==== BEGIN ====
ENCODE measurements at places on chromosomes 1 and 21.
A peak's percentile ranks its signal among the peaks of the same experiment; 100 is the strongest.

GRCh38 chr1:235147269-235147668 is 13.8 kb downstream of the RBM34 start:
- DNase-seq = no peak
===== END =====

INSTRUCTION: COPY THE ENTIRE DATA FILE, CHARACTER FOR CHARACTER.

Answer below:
ENCODE measurements at places on chromosomes 1 and 21.
A peak's percentile ranks its signal among the peaks of the same experiment; 100 is the strongest.

GRCh38 chr1:235147269-235147668 is 13.8 kb downstream of the RBM34 start:
- DNase-seq = no peak